War years challenged comfortable living in ’40s

It goes without saying that summer is coming to an end as we move into September. This can be a nice month with cooler temperatures and crisp, cool nights. Let’s plan to enjoy these fall months because they can be one of the best seasons of the year.

Let’s don’t spoil fall by worrying about the winter that will come along. If we are going to live in this part of Ohio — and it has its advantages and disadvantages — we will need to find ways to enjoy winter. Sometimes when it is cold with a lot of snow coming down, it is hard to find anything to enjoy when we live northeastern Ohio.

Because I am old enough to be retired, I can sit inside during these winter storms and watch it snow. But I can also feel sorry for those who have to be out in bad weather keeping roads clear, delivering the mail and newspaper, and keeping the farms operating.

Speaking of being retired, I am fortunate to have lived a lot of years with many and varied experiences. Some that I remember very well were the years in which we were at war. I remember when my three brothers went into the service during World War II, but I didn’t pass the physical exam and was left at home. I could help Dad and also had a part-time job that was considered an essential occupation during those years.

During the war, we had ration books for many things. Some that I remember most were for gasoline, sugar, shoes and even stoves. Dad had a cobbler’s bench and some shoe leather he had saved and half-soled many of our shoes.

We saved everything. If we happened to get anything packaged in tinfoil, which was not often, we saved that tinfoil and donated it when we had enough. Fat was poured into tin cans to be used again when needed. Clothing was patched and used more than once and passed on from one family member to another.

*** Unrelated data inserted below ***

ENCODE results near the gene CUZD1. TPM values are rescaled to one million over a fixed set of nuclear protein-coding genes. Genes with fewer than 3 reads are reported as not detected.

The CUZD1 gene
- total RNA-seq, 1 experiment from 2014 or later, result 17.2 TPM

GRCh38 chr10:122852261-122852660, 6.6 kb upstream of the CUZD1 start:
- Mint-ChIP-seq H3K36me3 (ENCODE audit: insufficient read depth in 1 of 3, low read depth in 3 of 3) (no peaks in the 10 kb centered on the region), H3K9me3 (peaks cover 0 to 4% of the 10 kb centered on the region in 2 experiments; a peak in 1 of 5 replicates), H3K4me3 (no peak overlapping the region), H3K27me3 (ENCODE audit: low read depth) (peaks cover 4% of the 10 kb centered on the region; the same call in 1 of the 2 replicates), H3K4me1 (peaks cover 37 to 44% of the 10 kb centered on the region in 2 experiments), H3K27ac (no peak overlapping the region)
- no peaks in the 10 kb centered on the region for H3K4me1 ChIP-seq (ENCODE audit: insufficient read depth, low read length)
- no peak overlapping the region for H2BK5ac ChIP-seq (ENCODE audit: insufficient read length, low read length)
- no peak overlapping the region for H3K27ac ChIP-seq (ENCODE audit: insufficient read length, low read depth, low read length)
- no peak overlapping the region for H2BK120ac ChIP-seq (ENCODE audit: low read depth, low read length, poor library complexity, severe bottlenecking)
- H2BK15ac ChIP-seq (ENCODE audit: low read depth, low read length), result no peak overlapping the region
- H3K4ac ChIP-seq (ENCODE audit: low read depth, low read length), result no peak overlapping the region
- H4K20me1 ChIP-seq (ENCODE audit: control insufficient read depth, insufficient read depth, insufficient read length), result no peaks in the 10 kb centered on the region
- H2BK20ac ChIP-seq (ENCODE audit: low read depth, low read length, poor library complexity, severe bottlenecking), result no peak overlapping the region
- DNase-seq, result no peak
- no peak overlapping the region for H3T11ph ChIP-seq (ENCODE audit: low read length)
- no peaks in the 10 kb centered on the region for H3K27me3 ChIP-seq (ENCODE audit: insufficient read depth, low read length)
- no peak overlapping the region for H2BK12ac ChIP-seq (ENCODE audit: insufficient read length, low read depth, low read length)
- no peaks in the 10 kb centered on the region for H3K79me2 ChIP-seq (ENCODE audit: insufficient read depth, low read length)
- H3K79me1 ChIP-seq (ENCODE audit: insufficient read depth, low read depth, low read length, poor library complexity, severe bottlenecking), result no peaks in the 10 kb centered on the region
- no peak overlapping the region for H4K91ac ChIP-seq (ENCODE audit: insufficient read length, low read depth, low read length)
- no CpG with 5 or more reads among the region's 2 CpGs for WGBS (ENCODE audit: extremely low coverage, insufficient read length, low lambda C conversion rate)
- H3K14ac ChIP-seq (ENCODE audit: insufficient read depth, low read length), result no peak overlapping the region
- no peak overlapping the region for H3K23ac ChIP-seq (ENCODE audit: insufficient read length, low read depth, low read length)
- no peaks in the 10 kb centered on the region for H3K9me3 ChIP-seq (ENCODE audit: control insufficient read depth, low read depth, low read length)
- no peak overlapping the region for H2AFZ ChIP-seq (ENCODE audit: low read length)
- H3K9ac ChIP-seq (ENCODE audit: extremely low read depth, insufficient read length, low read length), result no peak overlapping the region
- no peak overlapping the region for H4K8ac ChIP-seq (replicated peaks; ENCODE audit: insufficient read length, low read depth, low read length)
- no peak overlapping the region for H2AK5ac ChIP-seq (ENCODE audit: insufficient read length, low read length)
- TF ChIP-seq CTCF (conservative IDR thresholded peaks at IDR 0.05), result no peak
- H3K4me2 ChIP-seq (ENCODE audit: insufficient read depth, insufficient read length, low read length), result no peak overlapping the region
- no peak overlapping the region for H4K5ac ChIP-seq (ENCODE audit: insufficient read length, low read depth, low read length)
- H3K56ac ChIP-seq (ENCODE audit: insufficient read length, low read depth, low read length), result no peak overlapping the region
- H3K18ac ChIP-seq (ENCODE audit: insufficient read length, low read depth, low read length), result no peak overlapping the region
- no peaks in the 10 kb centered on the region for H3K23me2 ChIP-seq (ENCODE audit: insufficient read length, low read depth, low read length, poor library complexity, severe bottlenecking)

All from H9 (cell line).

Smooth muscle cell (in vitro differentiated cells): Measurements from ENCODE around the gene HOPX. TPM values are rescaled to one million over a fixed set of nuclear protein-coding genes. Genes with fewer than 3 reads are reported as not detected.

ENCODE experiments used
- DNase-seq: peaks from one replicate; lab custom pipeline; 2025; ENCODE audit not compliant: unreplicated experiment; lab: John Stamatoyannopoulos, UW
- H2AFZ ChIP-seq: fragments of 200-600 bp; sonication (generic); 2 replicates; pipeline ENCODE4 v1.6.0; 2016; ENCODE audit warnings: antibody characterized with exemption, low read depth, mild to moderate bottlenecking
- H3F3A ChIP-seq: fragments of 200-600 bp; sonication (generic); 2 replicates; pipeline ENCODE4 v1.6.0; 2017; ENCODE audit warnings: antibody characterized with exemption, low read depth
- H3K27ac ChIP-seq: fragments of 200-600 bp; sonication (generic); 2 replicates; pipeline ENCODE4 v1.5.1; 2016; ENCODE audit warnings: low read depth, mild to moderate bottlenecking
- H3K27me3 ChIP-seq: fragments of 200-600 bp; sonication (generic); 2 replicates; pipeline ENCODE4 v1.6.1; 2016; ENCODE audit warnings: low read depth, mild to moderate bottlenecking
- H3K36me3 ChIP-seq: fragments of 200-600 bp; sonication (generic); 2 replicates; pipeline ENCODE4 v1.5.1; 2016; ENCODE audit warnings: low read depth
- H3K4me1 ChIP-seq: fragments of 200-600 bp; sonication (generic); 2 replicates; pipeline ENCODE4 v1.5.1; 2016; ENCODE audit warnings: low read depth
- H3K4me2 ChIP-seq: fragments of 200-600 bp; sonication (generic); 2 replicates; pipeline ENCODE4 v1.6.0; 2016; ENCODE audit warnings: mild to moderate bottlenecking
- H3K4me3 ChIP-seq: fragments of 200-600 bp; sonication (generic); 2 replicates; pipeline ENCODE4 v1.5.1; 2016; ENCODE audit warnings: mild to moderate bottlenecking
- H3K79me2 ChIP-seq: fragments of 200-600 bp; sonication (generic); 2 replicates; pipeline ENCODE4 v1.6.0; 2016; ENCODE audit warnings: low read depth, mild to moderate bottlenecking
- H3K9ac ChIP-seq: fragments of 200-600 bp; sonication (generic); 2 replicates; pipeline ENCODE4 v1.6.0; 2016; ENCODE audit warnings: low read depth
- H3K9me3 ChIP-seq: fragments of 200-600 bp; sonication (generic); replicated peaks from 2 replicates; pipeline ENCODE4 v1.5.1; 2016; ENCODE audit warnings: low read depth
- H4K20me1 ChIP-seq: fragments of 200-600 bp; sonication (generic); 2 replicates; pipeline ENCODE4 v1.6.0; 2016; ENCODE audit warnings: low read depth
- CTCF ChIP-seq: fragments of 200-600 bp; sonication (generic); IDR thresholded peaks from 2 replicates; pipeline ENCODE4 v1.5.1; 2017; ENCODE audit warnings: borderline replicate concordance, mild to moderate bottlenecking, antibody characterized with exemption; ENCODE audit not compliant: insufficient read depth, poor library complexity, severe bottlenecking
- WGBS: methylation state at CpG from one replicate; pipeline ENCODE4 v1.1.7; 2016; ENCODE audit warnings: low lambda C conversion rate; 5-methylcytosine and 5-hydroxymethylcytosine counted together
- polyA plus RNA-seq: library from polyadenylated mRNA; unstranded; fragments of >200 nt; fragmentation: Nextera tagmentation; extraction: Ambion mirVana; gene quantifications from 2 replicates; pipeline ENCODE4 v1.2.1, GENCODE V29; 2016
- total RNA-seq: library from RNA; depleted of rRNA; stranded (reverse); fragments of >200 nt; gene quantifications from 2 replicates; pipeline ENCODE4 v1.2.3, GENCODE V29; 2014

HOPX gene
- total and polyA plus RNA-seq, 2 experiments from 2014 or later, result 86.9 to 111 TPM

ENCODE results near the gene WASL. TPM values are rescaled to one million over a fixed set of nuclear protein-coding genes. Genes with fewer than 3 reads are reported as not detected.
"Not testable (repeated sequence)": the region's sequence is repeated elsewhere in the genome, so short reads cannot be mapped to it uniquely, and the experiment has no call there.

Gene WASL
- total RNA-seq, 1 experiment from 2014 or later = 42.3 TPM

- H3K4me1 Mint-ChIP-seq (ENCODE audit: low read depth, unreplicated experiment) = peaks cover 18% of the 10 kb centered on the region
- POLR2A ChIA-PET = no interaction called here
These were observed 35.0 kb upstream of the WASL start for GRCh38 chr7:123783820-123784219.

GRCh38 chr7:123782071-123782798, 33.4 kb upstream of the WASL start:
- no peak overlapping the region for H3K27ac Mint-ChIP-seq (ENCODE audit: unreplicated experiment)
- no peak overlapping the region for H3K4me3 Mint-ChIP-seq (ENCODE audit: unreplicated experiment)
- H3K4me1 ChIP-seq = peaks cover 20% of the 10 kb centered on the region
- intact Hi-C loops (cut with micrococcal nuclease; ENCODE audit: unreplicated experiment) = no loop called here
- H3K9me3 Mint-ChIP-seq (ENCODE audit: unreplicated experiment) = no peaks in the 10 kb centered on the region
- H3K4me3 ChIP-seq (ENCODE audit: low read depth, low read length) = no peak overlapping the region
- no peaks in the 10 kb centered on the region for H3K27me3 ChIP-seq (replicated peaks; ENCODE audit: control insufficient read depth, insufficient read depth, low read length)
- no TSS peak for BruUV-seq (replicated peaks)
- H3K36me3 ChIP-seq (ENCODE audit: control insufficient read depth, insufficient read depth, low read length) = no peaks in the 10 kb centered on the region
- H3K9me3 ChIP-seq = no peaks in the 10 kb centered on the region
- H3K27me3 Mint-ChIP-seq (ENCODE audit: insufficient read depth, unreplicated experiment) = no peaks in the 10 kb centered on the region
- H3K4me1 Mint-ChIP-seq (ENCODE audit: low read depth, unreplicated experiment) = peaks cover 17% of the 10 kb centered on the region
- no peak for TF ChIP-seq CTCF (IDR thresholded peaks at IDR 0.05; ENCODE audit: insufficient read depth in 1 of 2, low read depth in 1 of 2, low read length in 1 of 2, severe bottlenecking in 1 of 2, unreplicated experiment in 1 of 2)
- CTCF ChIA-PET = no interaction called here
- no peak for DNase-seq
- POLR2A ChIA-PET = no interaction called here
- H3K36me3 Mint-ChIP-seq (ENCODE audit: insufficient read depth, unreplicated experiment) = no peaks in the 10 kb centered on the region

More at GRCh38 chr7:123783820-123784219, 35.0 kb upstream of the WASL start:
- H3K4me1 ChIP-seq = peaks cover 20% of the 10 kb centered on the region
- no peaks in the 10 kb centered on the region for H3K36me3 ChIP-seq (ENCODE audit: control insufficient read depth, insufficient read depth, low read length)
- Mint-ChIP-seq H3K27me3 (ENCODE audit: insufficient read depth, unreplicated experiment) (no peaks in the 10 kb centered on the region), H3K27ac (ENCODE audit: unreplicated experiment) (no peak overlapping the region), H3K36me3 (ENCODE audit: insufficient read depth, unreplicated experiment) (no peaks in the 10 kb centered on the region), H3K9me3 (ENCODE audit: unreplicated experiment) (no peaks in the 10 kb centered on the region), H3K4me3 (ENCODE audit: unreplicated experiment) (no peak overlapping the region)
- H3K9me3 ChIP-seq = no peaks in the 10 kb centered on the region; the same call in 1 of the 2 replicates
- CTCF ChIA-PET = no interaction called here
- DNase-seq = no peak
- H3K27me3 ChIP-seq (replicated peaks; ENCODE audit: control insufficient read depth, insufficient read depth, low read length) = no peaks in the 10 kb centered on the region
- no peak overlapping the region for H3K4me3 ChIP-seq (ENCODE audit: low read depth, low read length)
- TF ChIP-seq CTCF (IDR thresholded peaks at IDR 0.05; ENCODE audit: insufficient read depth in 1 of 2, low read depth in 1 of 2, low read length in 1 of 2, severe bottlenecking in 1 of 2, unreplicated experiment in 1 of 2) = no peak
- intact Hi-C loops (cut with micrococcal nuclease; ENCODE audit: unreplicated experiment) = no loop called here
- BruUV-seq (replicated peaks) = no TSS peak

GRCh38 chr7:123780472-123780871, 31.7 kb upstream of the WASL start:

There were scrap metal drives, and because Dad had a truck, we drove around the township to pick up scrap that had been carried to the roadside. Farmers scrounged fencerows and rarely used areas where machinery had been abandoned for anything that would help the war effort.

Filler for life preservers was scarce and it was discovered that the fiber from milkweed pods was a good, water resistant fiber. So notices were sent out that these milkweed pods were needed. Again we went around in Dad’s truck to collect these pods that had been saved.

If you didn’t have a ration coupon for them, tires were not available. So some cars were put up on blocks until the war was over. New cars were not available, so repairing older ones was a major occupation for good mechanics. Sometimes certain parts were hard to find and repairs were delayed.

Paper was scarce, so much of it was bundled up and sold for a few cents a pound to be recycled. Paper sacks were saved and reused anytime one went to grocery store.

Grocery store products were not packaged like they are today but came in bulk quantities. They would be sold in whatever amounts customers wanted and put in their paper bags.

The war years were difficult for those with family members in various branches of the service. For those at home, they learned to deal with shortages for the good of our country. Not many today remember what those years were like.

Fortunately, all three of my brothers came home safely.

Parker is an independent writer for the Tribune Chronicle. Reach him at 149woodside@twc.com.